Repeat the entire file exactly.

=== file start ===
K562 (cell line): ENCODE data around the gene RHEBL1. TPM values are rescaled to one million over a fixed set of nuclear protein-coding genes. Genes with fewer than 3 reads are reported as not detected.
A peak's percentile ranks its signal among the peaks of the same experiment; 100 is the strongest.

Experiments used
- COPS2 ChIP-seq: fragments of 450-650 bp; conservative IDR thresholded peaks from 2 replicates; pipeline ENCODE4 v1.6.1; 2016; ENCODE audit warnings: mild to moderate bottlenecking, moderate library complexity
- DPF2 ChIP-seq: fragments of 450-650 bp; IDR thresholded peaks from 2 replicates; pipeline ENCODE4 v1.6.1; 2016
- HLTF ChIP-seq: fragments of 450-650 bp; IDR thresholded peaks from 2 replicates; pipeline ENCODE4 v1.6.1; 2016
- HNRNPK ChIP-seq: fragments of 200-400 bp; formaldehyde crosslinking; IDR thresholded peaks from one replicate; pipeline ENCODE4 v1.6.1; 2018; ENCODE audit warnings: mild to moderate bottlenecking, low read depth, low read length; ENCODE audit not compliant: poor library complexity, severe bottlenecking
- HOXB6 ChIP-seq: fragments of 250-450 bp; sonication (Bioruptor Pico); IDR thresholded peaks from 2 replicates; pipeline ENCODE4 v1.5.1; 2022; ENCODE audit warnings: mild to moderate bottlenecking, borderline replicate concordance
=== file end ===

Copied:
K562 (cell line): ENCODE data around the gene RHEBL1. TPM values are rescaled to one million over a fixed set of nuclear protein-coding genes. Genes with fewer than 3 reads are reported as not detected.
A peak's percentile ranks its signal among the peaks of the same experiment; 100 is the strongest.

Experiments used
- COPS2 ChIP-seq: fragments of 450-650 bp; conservative IDR thresholded peaks from 2 replicates; pipeline ENCODE4 v1.6.1; 2016; ENCODE audit warnings: mild to moderate bottlenecking, moderate library complexity
- DPF2 ChIP-seq: fragments of 450-650 bp; IDR thresholded peaks from 2 replicates; pipeline ENCODE4 v1.6.1; 2016
- HLTF ChIP-seq: fragments of 450-650 bp; IDR thresholded peaks from 2 replicates; pipeline ENCODE4 v1.6.1; 2016
- HNRNPK ChIP-seq: fragments of 200-400 bp; formaldehyde crosslinking; IDR thresholded peaks from one replicate; pipeline ENCODE4 v1.6.1; 2018; ENCODE audit warnings: mild to moderate bottlenecking, low read depth, low read length; ENCODE audit not compliant: poor library complexity, severe bottlenecking
- HOXB6 ChIP-seq: fragments of 250-450 bp; sonication (Bioruptor Pico); IDR thresholded peaks from 2 replicates; pipeline ENCODE4 v1.5.1; 2022; ENCODE audit warnings: mild to moderate bottlenecking, borderline replicate concordance